Look at the attached JPG of a leopard (the original FYI was a RAW file). You can see there was grass close to the camera which impacted the image as it created a greenish tint on the animal's back. Is there an easy way to remove it so the fur is a consistent color and contrast?
No, there is no easy and fast solution. You can try to paint the colour, but as I have seen, it also impacted the focus, which will be much more difficult to address.
And as you have hit Actions and Scripting: there is no automatic removal, except to try content aware options.
I however cannot say, that it is disturbing, as the face is the eye catcher. You could try to desaturate green in Lightroom to weaken the greenish appearance.
Here's my quick try:
Can you tell me what you did? I still see the darkened spots but the greenish area appears untouched.
Thanks for any help!
Yes I see now I didn't get all the green out, but I can. I was just doing it in a hurry. Here's what I did:
-Duplicate the layer (always leave an original untouched version)
-Image>Auto Tone, Image>Auto Contrast
-Then on this dupe layer, I selected around the greenish area with the Lasso Tool.
-With the Magic Wand selected, choose "Refine Edge" from the menu above and feather it
Now you have the greenish area by itself. I played around with Hue/Saturation to desaturate it, then used the Dodge Tool very lightly because the white area was darker than the rest of the image, then I used the Burn Tool lightly to darken the spots. I see now that there's still some greenish hue at the top, but my method can take care of it. At the end, merge the top two layers leaving the original bottom layer untouched in case you need to refer to it later.
Also, before I began, I did Edit>Auto Tone on the whole image and dodged abd sharpened the eyes a bit.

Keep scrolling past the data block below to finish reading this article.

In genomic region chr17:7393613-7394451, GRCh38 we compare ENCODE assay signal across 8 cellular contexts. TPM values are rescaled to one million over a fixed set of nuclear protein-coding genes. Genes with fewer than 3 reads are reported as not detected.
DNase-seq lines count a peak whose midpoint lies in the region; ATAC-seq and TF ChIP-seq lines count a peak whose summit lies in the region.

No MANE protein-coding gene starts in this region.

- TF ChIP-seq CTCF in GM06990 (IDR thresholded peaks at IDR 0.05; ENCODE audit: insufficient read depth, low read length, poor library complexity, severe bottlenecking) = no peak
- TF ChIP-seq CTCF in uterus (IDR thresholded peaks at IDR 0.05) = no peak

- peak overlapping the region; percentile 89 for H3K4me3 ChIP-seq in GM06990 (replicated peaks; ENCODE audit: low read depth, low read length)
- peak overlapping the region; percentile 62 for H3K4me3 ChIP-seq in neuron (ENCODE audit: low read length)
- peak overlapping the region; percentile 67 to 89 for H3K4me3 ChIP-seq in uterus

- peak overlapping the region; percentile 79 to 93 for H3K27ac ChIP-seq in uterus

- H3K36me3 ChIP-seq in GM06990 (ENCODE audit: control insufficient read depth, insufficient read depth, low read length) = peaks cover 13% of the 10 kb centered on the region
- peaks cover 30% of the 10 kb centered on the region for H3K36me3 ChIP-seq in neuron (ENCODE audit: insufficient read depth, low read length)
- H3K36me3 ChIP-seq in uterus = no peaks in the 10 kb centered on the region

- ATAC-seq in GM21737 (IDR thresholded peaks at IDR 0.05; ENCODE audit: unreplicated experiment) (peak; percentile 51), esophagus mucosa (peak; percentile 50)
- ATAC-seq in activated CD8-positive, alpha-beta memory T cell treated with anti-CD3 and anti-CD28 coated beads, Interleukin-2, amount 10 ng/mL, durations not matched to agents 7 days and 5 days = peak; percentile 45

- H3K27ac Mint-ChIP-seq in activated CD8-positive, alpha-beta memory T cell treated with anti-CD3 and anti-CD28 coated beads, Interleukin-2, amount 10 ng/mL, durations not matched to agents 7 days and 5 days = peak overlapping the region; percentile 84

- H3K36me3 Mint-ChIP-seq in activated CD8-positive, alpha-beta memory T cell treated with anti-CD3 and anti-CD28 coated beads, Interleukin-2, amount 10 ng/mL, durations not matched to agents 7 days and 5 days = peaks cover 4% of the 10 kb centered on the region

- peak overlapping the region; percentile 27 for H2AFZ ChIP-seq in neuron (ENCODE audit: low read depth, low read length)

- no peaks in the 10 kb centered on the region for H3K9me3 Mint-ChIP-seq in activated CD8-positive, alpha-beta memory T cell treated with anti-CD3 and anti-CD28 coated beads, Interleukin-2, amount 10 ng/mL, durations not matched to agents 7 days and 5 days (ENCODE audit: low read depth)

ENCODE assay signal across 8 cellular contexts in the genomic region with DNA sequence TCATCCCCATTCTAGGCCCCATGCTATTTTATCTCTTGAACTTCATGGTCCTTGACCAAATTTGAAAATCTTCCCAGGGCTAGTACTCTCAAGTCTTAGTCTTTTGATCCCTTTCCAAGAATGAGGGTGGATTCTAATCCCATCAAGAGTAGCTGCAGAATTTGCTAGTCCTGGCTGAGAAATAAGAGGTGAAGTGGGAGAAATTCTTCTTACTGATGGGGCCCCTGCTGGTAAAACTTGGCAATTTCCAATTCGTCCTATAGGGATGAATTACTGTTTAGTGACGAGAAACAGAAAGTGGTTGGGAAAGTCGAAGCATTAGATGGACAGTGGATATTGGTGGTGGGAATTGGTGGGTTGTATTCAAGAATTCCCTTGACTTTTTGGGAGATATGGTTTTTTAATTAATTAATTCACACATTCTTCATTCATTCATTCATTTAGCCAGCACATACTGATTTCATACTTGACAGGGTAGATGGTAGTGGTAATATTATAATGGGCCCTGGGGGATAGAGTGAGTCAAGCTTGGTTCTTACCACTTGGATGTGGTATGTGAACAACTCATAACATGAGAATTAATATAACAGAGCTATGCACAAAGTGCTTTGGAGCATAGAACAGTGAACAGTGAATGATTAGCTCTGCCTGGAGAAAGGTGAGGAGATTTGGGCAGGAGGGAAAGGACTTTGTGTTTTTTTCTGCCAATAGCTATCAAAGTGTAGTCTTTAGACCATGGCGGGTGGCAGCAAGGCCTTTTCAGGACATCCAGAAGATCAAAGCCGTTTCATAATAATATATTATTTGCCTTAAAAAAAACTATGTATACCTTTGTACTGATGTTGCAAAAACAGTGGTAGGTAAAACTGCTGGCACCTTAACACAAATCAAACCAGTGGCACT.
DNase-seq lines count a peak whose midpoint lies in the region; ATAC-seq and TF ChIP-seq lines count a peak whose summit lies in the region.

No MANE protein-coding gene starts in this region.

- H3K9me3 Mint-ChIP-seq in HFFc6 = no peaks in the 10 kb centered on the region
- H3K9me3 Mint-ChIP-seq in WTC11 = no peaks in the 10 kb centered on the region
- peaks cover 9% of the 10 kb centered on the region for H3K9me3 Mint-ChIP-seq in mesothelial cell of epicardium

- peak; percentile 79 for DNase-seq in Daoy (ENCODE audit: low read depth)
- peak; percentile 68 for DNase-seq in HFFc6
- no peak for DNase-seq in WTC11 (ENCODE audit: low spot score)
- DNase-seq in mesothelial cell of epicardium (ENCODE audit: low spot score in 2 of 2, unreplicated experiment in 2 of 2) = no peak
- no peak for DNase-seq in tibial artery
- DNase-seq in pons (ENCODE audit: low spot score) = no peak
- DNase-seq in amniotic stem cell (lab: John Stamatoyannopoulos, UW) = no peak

Thank you so much for your help! I have several images that were impacted similarly and will give this a try!!!!
You're welcome! A shot like this one is worth some effort.
I tried what you posted and, as I am not experienced enough in Photoshop, I have a couple of questions.
After selecting the greenish area with the lasso tool you say select the magic wand and choose Refine Edge from the menu above, I can't seem to find that.....Then you say edit-copy-paste. Is that on a new adjustment layer with hue/saturation?
Sorry for all the questions...
Here, at the top menu bar - it appears if the Magic Wand is selected:
Here is how I did the desturation: Image>Adjustments>Hue/Saturation (as you can see, I didn't select far enough over into the green, but it can be done):
-edit- here it is showing more of the desaturated area:
Thanks again. FYI I am on version 24.4 of Photoshop and selecting the Magic Wand tool show a different option than what you show... that threw me!!!
I do appreciate your help!
Possible, yes. Quick and/or Easy? Depends.
Sample attached of where you can get using these techniques:*
If all else fails pick the desired color from the good part of the fur and paint it on a fresh new layer set to hue.
(definitely not the way to go, it's not professional)
* Took about 10 minutes of work and 15 years of learning***
** The Unsharp mask filter can help you recover some of the contrast as well.
*** I'm not saying it's amazaballs, but that's what it took for me
Ooh! Another worthwhile approach is to look at your channels (red, green, blue) and with a feathered lasso make selections of low contrast areas and balance those out using brightness/contrast or exposure/gamma adjustments.
That way you only have to worry about the problem on grayscale level.
The quality of the result will depend on the accuracy of your work.
It works really well if you want omgbbq quality but takes time and accuracy.
Thank you sooo much for taking the time to help me! Much apreciated!
I went basic/simple approach.
Select a sample of the fur, paint an area over the green hue and change the layer blend mode to Hue.
Then adjust with Levels and brightness/contrast to match the existing - using the color Hue layer as a mask. (you could clip this too).
Then make a separate layer for adjusting the spots. Selections were tough due to the lack of contrast.
Thanks Kevin. I appreciate your efforts and helping me learn!